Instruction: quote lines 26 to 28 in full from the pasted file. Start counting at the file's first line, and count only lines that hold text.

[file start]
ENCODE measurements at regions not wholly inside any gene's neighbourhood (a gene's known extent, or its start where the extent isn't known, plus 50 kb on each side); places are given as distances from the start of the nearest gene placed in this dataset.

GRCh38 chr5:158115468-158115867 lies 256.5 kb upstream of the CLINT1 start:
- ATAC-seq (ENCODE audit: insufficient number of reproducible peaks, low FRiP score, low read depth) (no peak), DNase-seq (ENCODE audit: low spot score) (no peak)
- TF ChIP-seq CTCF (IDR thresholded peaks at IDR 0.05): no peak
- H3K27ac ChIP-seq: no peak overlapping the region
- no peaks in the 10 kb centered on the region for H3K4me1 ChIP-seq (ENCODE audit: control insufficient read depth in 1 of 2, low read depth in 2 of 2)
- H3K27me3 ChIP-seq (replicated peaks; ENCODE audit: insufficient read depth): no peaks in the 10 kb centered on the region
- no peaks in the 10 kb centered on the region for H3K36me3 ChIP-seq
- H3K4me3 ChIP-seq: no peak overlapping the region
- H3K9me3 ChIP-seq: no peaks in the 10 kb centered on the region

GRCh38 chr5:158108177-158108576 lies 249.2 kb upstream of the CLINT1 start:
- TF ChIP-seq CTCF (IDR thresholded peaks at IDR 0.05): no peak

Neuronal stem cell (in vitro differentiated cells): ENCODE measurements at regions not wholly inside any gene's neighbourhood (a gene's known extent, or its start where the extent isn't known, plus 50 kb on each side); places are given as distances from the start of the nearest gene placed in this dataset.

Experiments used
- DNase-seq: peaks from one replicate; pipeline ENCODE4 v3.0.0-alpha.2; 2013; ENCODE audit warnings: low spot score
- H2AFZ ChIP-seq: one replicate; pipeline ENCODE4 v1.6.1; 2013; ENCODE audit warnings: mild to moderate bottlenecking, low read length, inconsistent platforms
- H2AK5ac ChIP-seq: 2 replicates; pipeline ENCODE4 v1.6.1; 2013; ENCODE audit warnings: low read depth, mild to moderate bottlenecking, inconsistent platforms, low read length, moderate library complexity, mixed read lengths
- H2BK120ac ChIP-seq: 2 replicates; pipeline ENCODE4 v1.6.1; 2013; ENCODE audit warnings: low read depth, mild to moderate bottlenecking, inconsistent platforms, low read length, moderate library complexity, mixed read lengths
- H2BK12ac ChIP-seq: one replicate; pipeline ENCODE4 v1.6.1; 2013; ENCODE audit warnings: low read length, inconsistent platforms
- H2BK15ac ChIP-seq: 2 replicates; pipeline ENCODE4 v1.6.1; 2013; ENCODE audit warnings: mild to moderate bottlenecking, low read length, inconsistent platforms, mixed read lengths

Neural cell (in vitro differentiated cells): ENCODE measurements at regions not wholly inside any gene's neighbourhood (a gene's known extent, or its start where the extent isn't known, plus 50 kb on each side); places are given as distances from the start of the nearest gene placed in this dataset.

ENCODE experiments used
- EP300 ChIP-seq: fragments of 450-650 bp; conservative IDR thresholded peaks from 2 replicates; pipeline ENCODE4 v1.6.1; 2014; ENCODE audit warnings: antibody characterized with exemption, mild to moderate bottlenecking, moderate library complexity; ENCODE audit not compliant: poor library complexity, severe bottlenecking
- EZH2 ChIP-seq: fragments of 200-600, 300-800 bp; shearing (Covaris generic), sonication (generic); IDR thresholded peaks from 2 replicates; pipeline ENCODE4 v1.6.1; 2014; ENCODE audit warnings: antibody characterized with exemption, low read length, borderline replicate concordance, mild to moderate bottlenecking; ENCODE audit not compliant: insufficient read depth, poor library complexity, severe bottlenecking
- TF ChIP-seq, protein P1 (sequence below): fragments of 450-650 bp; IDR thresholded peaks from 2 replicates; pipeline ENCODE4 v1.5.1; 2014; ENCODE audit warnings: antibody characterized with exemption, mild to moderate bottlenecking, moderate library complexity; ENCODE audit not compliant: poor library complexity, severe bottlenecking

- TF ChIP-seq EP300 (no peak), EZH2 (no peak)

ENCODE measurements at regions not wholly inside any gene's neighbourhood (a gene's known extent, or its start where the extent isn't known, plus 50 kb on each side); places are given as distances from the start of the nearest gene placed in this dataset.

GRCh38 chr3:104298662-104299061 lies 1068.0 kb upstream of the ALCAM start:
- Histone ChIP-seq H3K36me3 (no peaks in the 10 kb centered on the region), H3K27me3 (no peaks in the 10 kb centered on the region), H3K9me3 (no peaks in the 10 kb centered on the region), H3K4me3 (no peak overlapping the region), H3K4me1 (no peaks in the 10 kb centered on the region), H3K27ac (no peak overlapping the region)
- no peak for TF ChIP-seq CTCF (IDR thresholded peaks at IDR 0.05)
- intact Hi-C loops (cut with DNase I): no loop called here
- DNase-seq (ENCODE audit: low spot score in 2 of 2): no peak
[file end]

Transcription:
- TF ChIP-seq EP300 (no peak), EZH2 (no peak)

ENCODE measurements at regions not wholly inside any gene's neighbourhood (a gene's known extent, or its start where the extent isn't known, plus 50 kb on each side); places are given as distances from the start of the nearest gene placed in this dataset.

GRCh38 chr3:104298662-104299061 lies 1068.0 kb upstream of the ALCAM start: